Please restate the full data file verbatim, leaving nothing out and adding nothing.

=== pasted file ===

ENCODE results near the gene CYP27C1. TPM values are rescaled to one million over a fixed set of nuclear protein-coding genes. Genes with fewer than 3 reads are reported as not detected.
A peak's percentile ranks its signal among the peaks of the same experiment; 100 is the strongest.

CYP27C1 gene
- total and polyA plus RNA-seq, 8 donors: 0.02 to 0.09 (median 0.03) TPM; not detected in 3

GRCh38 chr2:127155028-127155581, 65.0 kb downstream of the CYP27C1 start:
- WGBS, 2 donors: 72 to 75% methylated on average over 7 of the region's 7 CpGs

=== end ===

ENCODE results near the gene CYP27C1. TPM values are rescaled to one million over a fixed set of nuclear protein-coding genes. Genes with fewer than 3 reads are reported as not detected.
A peak's percentile ranks its signal among the peaks of the same experiment; 100 is the strongest.

CYP27C1 gene
- total and polyA plus RNA-seq, 8 donors: 0.02 to 0.09 (median 0.03) TPM; not detected in 3

GRCh38 chr2:127155028-127155581, 65.0 kb downstream of the CYP27C1 start:
- WGBS, 2 donors: 72 to 75% methylated on average over 7 of the region's 7 CpGs